— Similes and metaphors create strong imagery when used sparingly.


Andy grimaced like he’d just taken a huge sip of Amoeba Juice. “No way. I’ve spent way too much time in there.”

Iva sighed. “It’s not that bad, Andy.” She headed back, grabbed his hand, and dragged him through the door.

“It’s horrible,” Andy said. “All we’ve done for the last two weeks is watch Gary and Aurora compare test tubes. ‘Oh, this one looks green’,” he mimicked. “‘Oh, this one looks green and slimy.’ ‘Oh, and look at this one—it’s green and slimy and chunky.’”

Benjamin laughed because…well…it sounded just like Gary and Aurora.


Benjamin felt the truth as sure as he knew he had ten toes.


Angela is a writing coach, international speaker, and bestselling author who loves to travel, teach, empower writers, and pay-it-forward. She also is a founder of One Stop For Writers, an online library packed with powerful tools to help writers elevate their storytelling.
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15 Responses to Setting Thesaurus Entry: Secret Genetic Engineering Lab

  1. Slamdunk says:

    Very well done. It is great to see the mechanics of making writing work.

  2. I don’t know why it surprises me but I’m always amazed to know you’re from Calgary. What a great place. I’m going to be there for the winter…brrr.


  3. Julie Musil says:

    Wow these are great! I felt like I was dropped in an evil lab, waiting for a mad scientist to start experimenting on me.

  4. PJ Hoover says:

    Thanks, Natalie! I need to find a way to use the science background more in my writing 🙂

  5. Heather says:

    I loved this! The science angle was fun!

  6. Great examples. With your science background, I bet it made it easier to design the lab. Thanks for sharing.

  7. PJ Hoover says:

    Thanks so much, everyone, for reading!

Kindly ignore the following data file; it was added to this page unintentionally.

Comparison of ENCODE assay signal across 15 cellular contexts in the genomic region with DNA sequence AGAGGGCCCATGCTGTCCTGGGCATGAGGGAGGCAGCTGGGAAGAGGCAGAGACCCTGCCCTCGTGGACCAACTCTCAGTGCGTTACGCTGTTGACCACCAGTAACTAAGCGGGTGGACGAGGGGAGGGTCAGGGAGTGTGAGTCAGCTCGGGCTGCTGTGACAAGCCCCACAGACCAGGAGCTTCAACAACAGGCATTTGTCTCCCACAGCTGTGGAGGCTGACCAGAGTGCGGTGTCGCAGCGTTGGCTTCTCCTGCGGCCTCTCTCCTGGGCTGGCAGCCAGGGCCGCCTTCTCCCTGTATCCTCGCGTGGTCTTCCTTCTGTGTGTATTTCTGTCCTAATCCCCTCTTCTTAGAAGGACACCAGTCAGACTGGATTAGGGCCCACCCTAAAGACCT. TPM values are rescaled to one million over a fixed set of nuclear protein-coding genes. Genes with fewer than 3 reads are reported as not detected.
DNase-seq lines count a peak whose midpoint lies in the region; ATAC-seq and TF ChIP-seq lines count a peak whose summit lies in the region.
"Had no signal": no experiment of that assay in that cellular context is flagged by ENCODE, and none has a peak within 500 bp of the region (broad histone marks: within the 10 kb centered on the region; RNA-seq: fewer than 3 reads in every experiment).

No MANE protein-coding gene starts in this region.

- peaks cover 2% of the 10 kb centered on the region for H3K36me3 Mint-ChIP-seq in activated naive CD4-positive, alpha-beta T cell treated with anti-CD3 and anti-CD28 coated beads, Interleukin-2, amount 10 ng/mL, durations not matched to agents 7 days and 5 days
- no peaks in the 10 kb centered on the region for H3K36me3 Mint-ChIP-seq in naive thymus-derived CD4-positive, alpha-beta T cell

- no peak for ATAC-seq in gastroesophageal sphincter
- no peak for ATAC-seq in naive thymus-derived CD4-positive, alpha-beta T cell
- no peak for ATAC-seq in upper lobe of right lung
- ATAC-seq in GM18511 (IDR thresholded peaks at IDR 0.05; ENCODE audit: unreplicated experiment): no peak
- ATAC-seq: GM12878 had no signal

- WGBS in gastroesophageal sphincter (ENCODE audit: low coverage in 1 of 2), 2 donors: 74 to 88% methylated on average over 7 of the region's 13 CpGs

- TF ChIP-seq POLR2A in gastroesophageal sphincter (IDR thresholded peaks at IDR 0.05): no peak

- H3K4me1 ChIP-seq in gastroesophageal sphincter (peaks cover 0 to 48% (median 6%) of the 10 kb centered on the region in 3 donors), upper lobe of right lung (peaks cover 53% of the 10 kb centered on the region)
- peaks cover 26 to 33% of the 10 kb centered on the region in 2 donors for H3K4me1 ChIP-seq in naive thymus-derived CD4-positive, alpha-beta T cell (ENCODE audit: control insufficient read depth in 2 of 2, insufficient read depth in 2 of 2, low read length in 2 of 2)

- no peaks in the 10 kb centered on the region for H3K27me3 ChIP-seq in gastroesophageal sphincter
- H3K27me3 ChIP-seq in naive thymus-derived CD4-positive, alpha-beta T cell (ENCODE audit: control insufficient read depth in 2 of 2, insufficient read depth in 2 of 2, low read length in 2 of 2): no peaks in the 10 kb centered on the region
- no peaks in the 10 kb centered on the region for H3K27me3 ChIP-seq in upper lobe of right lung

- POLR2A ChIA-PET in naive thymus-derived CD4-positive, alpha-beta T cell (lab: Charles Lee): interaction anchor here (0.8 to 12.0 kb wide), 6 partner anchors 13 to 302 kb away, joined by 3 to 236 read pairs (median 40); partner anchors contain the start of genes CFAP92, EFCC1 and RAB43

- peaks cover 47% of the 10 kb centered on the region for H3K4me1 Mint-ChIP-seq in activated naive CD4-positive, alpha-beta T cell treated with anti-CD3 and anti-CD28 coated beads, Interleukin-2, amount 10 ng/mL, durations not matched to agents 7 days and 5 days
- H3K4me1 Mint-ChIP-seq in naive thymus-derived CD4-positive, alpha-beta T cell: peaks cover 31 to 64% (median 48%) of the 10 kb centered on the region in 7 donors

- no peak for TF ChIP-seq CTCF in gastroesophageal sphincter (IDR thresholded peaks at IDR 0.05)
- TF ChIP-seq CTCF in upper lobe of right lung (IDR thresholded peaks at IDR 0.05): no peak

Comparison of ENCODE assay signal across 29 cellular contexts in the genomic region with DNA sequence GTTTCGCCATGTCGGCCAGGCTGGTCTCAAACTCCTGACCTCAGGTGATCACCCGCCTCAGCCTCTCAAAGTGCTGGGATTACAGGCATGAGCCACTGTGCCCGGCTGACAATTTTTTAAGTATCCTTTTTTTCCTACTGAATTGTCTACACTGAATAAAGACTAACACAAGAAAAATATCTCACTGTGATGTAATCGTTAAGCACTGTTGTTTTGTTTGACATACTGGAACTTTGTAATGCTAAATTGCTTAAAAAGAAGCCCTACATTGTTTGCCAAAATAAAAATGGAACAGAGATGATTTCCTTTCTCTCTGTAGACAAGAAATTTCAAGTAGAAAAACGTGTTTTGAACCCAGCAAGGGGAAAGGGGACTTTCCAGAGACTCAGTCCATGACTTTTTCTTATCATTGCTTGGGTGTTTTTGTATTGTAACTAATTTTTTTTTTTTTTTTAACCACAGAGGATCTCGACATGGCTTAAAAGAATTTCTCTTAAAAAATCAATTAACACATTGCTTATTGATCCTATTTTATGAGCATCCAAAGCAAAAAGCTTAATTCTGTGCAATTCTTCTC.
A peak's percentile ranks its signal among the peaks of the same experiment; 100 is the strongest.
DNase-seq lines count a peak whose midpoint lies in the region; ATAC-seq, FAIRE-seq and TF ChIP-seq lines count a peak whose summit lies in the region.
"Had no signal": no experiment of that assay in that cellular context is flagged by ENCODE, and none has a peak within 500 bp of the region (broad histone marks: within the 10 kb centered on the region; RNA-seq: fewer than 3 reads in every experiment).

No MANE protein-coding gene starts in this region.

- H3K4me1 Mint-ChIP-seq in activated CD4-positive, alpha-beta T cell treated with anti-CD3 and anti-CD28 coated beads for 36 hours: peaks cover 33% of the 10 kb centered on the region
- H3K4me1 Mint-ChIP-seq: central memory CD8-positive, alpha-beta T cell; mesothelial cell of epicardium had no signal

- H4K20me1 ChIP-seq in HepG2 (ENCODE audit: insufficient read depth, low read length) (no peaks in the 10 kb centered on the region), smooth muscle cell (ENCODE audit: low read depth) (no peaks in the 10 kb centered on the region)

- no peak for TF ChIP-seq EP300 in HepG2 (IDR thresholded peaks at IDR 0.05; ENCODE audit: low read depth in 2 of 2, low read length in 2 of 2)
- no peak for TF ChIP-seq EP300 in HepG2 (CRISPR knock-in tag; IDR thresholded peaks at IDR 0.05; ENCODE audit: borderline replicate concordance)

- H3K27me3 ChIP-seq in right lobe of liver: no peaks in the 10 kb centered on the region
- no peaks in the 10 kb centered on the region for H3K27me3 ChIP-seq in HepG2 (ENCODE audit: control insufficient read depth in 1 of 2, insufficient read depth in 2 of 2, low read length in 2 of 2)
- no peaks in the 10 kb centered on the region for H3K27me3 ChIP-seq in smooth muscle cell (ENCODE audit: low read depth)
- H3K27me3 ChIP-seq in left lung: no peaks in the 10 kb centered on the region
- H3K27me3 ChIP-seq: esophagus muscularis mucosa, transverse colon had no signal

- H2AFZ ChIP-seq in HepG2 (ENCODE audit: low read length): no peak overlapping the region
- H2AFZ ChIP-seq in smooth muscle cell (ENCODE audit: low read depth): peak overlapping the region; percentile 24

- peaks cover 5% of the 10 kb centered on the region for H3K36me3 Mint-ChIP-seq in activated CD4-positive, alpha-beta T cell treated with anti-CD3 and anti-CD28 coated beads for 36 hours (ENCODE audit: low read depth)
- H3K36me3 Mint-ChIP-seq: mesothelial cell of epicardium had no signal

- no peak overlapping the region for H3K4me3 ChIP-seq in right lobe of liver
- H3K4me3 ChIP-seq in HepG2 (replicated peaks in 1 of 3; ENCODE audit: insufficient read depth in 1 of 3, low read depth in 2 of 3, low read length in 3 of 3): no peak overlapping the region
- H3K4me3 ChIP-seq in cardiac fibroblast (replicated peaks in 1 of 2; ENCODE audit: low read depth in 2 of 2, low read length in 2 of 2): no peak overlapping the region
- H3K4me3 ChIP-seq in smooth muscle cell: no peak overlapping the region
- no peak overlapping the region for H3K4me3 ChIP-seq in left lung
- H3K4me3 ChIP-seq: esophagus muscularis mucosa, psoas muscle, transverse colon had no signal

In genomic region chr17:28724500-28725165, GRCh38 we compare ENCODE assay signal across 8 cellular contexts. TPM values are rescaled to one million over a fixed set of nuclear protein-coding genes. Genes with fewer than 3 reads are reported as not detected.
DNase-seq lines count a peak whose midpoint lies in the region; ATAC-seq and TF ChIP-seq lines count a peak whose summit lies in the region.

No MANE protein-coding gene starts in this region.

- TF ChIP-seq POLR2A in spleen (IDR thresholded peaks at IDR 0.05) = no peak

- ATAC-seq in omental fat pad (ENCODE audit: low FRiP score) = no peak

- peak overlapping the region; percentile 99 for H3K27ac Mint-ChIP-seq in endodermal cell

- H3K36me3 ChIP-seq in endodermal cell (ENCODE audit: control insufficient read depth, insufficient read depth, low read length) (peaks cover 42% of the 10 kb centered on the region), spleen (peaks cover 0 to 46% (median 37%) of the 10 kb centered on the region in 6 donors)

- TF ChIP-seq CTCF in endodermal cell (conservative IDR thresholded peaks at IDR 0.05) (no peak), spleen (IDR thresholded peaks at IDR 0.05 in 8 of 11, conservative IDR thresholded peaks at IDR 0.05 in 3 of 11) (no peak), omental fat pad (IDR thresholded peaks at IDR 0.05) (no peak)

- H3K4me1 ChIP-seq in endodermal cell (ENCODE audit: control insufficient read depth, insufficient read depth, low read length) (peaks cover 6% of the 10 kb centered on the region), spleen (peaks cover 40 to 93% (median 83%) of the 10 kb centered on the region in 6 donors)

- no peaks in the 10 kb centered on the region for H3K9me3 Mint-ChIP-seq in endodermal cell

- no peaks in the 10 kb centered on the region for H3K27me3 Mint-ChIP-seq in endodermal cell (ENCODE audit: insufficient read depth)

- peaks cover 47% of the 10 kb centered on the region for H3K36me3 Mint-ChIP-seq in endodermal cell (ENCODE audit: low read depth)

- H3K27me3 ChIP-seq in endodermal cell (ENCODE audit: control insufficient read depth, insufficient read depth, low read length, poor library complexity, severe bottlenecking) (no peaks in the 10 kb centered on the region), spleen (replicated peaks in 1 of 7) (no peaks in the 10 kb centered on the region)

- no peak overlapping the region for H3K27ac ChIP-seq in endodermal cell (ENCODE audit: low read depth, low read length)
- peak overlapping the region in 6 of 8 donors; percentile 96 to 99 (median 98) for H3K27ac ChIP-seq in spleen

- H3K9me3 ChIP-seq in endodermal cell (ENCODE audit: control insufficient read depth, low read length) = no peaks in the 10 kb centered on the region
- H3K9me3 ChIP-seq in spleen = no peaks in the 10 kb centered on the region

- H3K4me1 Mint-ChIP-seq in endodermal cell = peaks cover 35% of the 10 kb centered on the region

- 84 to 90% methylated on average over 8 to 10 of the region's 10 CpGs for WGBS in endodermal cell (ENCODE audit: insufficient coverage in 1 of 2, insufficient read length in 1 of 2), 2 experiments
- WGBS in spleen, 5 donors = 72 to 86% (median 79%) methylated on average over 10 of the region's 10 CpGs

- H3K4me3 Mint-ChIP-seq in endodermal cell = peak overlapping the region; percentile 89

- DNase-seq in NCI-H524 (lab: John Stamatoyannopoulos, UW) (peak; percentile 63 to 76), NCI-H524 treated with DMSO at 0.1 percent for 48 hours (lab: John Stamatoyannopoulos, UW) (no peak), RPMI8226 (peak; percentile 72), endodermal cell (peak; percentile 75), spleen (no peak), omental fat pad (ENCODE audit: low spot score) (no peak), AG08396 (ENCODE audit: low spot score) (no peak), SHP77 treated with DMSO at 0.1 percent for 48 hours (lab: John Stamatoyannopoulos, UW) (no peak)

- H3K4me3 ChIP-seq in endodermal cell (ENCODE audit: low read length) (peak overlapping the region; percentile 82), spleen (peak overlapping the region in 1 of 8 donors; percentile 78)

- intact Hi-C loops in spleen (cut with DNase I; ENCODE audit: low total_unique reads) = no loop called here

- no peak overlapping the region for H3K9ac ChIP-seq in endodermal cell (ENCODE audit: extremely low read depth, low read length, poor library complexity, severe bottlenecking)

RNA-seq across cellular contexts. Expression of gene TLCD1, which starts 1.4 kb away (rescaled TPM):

8. So great, PJ. This kind of setting would’ve been impossible for Angela or me to provide. Thanks for filling in such an interesting blank!

  9. Seriously, even though I don’t know if I’ll ever write a story that has a secret genetic engineering lab, I just LOVED reading this posts!! So great! Thanks PJ!

    Now I’m off to read the amusement park post again, because my story DOES have one of those! Love this blog!

  10. cleemckenzie says:

    I love the futuristic techi stuff fused into a story that has dangerous characters and an intriguing plot. Your examples of words to create atmosphere are wonderful.

  11. Nathalie says:

    These posts are so informative and interesting. Thanks for boosting my muse and provoking some wonderful thought!

    P.S. This book sounds wonderful, something I’ve added to my TBR list.

  12. Ooooo, neat examples! Love the empty eye sockets and jelly beans, ha! Thanks PJ and Angela.

  13. Great job on this, PJ. Thanks so much for adding your knowledge to The Bookshelf Muse and the setting Thesaurus! 🙂

    Angela @ The Bookshelf Muse

  14. PJ Hoover says:

    Yay! Thanks for letting me hang out on your blog for the day, Angela!